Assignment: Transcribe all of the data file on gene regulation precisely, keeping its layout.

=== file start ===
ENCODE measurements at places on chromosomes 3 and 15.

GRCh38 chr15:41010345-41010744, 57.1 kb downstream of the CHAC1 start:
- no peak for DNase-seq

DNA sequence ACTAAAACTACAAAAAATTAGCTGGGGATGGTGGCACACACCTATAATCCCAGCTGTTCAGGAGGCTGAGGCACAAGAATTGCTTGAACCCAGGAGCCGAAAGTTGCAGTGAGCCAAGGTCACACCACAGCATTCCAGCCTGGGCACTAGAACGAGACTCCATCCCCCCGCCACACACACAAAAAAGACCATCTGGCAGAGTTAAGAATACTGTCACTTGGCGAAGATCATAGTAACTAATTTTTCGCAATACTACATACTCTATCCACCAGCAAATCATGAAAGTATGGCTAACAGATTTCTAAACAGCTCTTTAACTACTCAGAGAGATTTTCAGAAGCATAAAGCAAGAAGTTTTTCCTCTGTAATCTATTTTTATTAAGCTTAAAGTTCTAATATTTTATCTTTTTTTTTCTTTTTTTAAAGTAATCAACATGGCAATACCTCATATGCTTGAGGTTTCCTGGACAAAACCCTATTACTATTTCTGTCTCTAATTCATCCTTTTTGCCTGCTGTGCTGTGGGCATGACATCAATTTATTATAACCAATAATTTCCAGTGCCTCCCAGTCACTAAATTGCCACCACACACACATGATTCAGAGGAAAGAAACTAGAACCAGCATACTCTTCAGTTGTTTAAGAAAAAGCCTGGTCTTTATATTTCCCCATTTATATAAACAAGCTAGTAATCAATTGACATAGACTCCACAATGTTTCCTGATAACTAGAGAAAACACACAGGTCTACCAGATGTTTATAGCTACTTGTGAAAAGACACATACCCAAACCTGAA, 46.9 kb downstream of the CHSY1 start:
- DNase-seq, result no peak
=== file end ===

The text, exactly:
ENCODE measurements at places on chromosomes 3 and 15.

GRCh38 chr15:41010345-41010744, 57.1 kb downstream of the CHAC1 start:
- no peak for DNase-seq

DNA sequence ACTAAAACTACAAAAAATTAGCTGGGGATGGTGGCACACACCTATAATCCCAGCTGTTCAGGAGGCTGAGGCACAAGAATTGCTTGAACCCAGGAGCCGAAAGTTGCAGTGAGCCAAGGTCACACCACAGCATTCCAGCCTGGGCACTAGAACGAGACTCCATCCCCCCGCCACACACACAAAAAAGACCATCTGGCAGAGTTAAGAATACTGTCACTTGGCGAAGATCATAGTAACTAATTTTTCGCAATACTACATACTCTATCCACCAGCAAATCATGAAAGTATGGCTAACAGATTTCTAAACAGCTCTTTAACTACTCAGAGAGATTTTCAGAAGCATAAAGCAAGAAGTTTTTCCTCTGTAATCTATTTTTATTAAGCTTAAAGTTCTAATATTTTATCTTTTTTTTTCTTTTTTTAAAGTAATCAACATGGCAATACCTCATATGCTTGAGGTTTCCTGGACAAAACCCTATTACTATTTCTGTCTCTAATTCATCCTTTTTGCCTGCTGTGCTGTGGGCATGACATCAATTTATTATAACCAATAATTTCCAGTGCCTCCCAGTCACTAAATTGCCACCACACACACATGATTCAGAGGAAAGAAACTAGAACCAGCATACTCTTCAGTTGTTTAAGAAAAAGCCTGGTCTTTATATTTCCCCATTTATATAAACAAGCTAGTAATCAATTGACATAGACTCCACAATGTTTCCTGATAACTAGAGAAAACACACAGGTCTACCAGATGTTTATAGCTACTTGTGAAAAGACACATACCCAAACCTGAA, 46.9 kb downstream of the CHSY1 start:
- DNase-seq, result no peak